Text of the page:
By Gary Brock
XENIA — In the last two weeks I visited the farms of two rural Ohio families for feature articles in your Rural Life Today editions. In both cases, and I suspect in the cases for most folks who live in rural Ohio and rural America – they are there by choice.
Living removed from the congestion, hustle and bustle and negatives that come with living in larger cities is a lifestyle choice made by millions in Ohio and around the country.
In talking with the Furbee family in Madison County and the Taylor family in Delaware County, I was struck by how happy they were to be raising families in a rural setting.
Frankly, I have seen the same thing over the years every time I visit a farm family or couple in rural Ohio. They wouldn’t live any other way. Some, like the Bullingtons in Meigs County, feel the farther away from city life the better. Others like for their farms to be … just far enough away.
Like everything else, however, there are tradeoffs.
Most of the time you don’t have city sewer and water. You’ve got a well and septic tank. Maybe those work well, and maybe they don’t. There is a lot of talk here in Ohio about the “high percentage” of rural septic systems that don’t meet state Health Department standards. That may be true.
And often the quality of well water is suspect even though many people would prefer well water to “city water” any day of the week.
Technology isn’t always available in rural communities. While efforts are being made to get everyone online, I know that some rural communities cannot get affordable internet access simply because of where they are located. The same goes for cable and satellite TV.
Many people in rural communities have backup generators because as sure as the wind blows, someone’s power will go out. This is a problem not faced nearly as frequently as folks in the cities.
And just try to get someone to deliver a pizza.
All of these drawbacks may be true of rural living, but those living on farms and in small communities think of them mostly as just inconveniences – acceptable annoyances in order to live a rural life away from all the problems of the city.
What is the biggest plus when you ask farmers about why they live with these “inconveniences?”
They usually just look at their children and say – “them.”
People living on farms or small communities cherish the idea that their children are growing up in a supportive, family-strong environment, free from all the negativity that comes with big-city life. And while the current opioid epidemic hitting Ohio’s small towns is jarring to this perception, those living in rural Ohio still believe their way is the best way to raise a family safely and with strong moral values.
I agree 100 percent.
Perdue confirmed, and the
definition of ‘several’
I was pleased to see new U.S. Secretary of Agriculture Sonny Perdue confirmed April 24 by the U.S. Senate. Some have concerns that he is a “southern” farmer, but I don’t have any doubts he will do a great job.
But just the opposite of a great job is how many of my friends in the media wrote about his confirmation vote.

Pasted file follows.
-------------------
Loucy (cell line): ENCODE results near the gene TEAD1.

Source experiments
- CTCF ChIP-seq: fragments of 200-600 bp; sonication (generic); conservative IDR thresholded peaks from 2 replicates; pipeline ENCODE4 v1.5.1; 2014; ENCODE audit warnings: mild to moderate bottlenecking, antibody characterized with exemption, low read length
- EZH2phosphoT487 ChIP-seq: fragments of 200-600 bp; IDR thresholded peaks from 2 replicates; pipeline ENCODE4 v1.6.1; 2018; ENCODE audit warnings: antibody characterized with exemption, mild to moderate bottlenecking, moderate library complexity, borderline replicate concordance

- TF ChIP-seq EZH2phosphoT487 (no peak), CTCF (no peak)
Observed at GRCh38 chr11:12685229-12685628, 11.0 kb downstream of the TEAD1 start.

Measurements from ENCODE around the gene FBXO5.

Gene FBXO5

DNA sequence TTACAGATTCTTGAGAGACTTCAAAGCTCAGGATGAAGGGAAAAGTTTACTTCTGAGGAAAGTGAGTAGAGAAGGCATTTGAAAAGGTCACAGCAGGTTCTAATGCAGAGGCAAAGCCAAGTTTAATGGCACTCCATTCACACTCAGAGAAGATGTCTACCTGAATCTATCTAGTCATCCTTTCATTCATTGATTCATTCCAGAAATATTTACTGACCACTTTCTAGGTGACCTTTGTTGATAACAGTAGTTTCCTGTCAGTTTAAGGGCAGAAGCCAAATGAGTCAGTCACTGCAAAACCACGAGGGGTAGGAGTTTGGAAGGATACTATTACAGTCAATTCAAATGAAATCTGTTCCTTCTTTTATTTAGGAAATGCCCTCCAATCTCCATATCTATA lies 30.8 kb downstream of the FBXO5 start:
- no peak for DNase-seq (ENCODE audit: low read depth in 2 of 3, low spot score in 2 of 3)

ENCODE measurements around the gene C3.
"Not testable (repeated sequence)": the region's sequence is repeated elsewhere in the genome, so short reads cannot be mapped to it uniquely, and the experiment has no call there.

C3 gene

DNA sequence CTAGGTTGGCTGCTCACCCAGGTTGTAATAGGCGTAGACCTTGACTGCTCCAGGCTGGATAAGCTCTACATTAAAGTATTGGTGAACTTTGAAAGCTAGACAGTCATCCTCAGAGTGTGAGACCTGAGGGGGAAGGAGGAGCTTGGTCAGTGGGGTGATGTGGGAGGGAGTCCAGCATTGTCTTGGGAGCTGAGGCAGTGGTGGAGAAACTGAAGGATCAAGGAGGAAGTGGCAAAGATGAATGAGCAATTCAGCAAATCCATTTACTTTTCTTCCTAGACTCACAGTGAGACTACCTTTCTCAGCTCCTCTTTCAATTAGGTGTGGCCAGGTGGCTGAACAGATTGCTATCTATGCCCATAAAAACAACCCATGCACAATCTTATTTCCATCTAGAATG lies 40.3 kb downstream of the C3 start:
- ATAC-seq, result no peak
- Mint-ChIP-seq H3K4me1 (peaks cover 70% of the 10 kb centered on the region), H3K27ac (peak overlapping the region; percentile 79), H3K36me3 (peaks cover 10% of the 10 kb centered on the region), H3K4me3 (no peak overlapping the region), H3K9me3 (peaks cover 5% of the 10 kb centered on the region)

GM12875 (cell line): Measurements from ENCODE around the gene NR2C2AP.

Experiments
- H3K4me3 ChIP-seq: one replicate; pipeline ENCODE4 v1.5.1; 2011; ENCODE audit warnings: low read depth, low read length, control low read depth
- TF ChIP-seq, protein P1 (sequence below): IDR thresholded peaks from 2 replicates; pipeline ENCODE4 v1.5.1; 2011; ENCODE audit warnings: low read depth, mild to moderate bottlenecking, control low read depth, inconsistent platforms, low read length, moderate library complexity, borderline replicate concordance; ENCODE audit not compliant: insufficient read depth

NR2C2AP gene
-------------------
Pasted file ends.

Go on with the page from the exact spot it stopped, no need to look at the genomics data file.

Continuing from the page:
When the vote came on Perdue’s nomination, the vote was 87 for, 11 against. That’s a pretty overwhelming mandate considering how contentious everything seems to be in Washington. Many of President Trump cabinet nominees have been appointed with just a few votes over the 51 necessary for approval.
However, the Associated Press article about Perdue’s nomination included the following:
“Perdue won confirmation on a strong bipartisan vote of 87-11, as several Democrats backed a Trump nominee after razor-thin outcomes for his choices earlier this year…” Italic mine.
National Public Radio ran about the same:
“Several Democrats joined Republicans in the Senate to confirm former Georgia Gov. Sonny Perdue as the next secretary of agriculture. The vote was 87-11.” Again, italics mine.
The Christian Science Monitor, however, played the results more straight:
“Perdue won in a strong bipartisan vote of 87-11. The 70-year-old will be the first Southerner to hold the position in more than two decades.” Note the CSM didn’t say anything about several Democrats joining the GOP in the yes votes.
You have to wonder what the AP and NPR define as “several” in the vote?
Here are a few facts. There are 51 Republicans in the U.S. Senate, 46 Democrats and two independents, and one open seat. Fifty Republicans voted for Perdue (A Perdue relative in the Senate voted “present” and presided over the session). So where did those 37 other votes come from? Oh wait, these were 36 Democrats and one of the two independents.
So, 36 of the 46 Democrats equals … “several?” Since when? In my world, 36 is never several anything. Unless, of course, you want it to look like a small number. Strange since AP correctly said there was overwhelming bipartisan support for Perdue, then turned around and called these 36 Democrats “several.” As in, a few, but not many.
It appears some in the media still can’t get over their loss in November, and will do what they can to belittle any bipartisan support for President Trump. But we in rural America know that “several” of us can be a whole lot of people, don’t we?
Gary Brock is editor of Rural Life Today and can be reached at 937-556-5759 or on Twitter at GBrock4.